4.2. Class II HDAC

HDAC6, as a cytosolic enzyme, catalyzes several nonhistone proteins, such as tubulin and HSP90 deacetylase [39, 40]. HDAC6 protein level in AD brains is significantly increased in cortex and hippocampus compared with the normal brains. Tubacin (a selective inhibitor of HDAC6) attenuates site-specific phosphorylation of tau, suggesting that HDAC6 plays a role in the AD [19]. The selective inhibition of HDAC6 dramatically enhances mitochondrial movement in hippocampal neurons. GSK-3β may be involved in the active regulation of HDAC6 by phosphorylation pathway. Therefore, abnormal mitochondrial transportation could be resulted from the misregulation of HDAC6 by GSK-3β [41]. Besides, oxidative stress is the main pathological feature of AD, and selective inhibition of HDAC6 protects against oxidative-stress-induced neurodegeneration and promotes neurite outgrowth in cortical neurons [42].

HDAC4 is mainly localized in the cytoplasm of brain tissue, and abnormal expression of nuclear-localized HDAC4 promotes neuronal apoptosis while inactivation of HDAC4 suppresses neuronal cell death [43]. Therefore, HDAC4 may play an important role in nerve function.

4.3. Class III HDAC

Gao et al. found a significant reduction of SirT1 in the parietal cortex of AD patients compared with the control, and the accumulation of Aβ and tau in the AD patients may be associated with the loss of SirT1 [29]. Julien et al. suggested that the mutant mice with the lack of SirT1 show impairment in memory and synaptic plasticity, and SirT1 modulates synaptic plasticity and memory formation partly via the way of upregulation of miR-134 [30]. Therefore, SirT1 could be a target for the treatment of neurodegenerative disorders. Additionally, overexpression of the NAD+-dependent deacetylase SirT1 in a mouse model of AD reduces the production of Aβ and formation of plaques through activating the transcription of gene encoding the α-secretase ADAM10. SirT1 also regulates the Notch pathway, which repairs neuronal damage in brains [31].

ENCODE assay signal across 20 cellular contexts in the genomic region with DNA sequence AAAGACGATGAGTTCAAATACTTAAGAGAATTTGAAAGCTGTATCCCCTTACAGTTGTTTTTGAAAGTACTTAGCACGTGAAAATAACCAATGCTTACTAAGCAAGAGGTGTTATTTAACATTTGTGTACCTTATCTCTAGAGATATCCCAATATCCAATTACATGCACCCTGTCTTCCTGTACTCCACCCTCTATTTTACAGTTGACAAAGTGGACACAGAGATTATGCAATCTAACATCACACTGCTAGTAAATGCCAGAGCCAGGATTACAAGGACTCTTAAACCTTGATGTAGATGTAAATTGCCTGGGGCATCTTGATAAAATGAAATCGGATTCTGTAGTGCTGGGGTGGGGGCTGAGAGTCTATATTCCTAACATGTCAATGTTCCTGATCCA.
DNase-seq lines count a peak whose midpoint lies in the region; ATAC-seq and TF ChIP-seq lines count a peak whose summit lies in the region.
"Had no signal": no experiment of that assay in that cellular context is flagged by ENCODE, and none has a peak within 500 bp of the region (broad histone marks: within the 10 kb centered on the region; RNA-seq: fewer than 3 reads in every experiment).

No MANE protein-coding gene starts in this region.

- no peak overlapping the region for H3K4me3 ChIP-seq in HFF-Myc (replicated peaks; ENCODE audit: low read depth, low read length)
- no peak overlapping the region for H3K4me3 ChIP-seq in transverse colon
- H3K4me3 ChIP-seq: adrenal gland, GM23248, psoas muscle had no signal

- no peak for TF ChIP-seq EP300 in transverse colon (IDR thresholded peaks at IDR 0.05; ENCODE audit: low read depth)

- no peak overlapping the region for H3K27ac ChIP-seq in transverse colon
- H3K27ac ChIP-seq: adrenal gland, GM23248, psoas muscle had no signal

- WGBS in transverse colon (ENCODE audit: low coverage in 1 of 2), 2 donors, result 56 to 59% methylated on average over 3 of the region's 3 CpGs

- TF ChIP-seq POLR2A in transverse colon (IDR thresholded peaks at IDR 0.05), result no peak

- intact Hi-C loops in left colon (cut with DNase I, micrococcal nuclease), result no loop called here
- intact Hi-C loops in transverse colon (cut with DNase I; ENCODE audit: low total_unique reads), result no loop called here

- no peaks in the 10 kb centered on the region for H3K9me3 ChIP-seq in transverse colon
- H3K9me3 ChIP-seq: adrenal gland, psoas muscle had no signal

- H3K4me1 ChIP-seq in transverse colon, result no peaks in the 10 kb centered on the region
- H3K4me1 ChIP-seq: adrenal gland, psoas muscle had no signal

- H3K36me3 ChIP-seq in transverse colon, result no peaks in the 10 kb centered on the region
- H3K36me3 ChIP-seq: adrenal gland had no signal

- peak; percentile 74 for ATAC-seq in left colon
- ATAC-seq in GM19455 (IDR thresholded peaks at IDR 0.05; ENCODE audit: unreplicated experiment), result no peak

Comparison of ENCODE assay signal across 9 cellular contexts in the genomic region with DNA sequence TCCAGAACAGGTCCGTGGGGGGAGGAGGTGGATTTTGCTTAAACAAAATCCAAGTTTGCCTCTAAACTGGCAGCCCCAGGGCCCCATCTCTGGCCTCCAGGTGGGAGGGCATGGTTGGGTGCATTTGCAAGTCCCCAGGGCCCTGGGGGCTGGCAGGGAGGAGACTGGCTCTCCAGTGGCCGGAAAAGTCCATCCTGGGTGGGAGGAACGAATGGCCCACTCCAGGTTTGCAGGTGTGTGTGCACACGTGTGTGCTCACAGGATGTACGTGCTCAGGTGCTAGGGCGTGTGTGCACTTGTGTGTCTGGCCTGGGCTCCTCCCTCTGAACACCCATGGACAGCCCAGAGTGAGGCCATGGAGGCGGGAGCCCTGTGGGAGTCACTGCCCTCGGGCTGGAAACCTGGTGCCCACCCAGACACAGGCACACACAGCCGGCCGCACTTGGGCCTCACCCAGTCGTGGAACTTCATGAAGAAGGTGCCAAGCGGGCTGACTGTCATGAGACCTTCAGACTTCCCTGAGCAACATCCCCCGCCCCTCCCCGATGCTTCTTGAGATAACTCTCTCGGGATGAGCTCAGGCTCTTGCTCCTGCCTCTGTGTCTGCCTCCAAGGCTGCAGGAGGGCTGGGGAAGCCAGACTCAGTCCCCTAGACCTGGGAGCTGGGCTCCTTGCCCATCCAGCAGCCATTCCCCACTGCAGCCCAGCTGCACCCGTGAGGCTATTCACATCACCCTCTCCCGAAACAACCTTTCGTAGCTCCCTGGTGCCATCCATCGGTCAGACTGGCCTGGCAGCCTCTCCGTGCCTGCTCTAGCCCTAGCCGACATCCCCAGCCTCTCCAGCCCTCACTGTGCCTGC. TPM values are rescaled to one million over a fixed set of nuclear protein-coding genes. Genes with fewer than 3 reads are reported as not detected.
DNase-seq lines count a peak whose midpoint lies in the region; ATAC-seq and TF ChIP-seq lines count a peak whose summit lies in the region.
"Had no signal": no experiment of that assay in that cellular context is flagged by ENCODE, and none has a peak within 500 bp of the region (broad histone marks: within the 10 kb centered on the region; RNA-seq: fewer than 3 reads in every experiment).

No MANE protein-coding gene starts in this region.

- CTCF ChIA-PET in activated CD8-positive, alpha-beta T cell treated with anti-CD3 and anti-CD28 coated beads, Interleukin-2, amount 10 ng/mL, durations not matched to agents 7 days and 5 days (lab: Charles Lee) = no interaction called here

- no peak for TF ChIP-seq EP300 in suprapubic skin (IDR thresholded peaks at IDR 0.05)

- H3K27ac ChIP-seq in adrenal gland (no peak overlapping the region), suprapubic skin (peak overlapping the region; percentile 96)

The level of α-tubulin acetylation is known to play an important role in microtubule stability and SirT2 decreases the level of α-tubulin deacetylation [14]. Taylor et al. suggested that inhibition activity of SirT2 deacetylase reduces total cholesterol in primary striatal neurons [32]. The above facts hint that Sir2 is involved in the pathology of AD.

Kawamura et al. found out that RNAi-mediated SirT3 knockdown increases mitochondrial reactive oxygen species (ROS) generation in mouse fertilized eggs, and the mitochondrial ROS generation is accompanied by the p53 upregulation in SirT3-knockdown mouse embryos [33]. Additionally, the primary cultured mouse cortical neurons treated with NMDA induce massive ROS production as well as the increase of mitochondrial SirT3, while overexpression of SirT3 significantly reduces the mitochondrial ROS generation [34]. Therefore, the SirT3 appears to play a role in the protection of the nervous system against excitotoxicity.

5. Summaries

AD is one of the most common forms of dementia. Currently, the pathology of this disease is not fully understood. “Amyloid cascade hypothesis” states that the increased Aβ causes the disease progress, such as cognitive deficits, memory impairment, and neuron loss. Accumulating evidence supports the view that the HDAC proteins may be involved in its development. The HDAC proteins may regulate the level of histone acetylation and then alter the expression of some important genes which are involved in the memory and cognition and pathology of AD. HDAC inhibitors may ameliorate cognitive deficits and memory impairment in AD animal models. The potential pathways of HDAC inhibitors reversing Aβ-induced neurotoxicity may lie in that (1) HDAC inhibitors inhibit Aβ-induced hyperphosphorylation of tau protein; (2) HDAC inhibitors may regulate the expression of important genes that participate in the learning and memory (Figure 1). However, many issues need to be resolved before these inhibitors can be used to treat AD. For example, it is not yet clear which subtypes of HDACs are associated with the AD and which selective HDAC inhibitors would be effective to treat AD. Further researches are needed to clarify the exact role of HDAC proteins and to develop their selective inhibitors in the pathology of AD.

143269.fig.001
Figure 1: The role of HDAC inhibitors in Alzheimer’s disease. First, HDAC inhibitors inhibit Aβ-induced hyperphosphorylation of tau protein. Second, HDAC inhibitors alter the expression of important genes which participate in the learning and memory.

Acknowledgments

This research was supported by Project 31071512 supported by the National Natural Science Foundation of China and by the Funding Project for Academic Human Resources Development in Institutions of Higher Learning under the Jurisdiction of Beijing Municipality (PHR(IHLB)) (PHR20090514).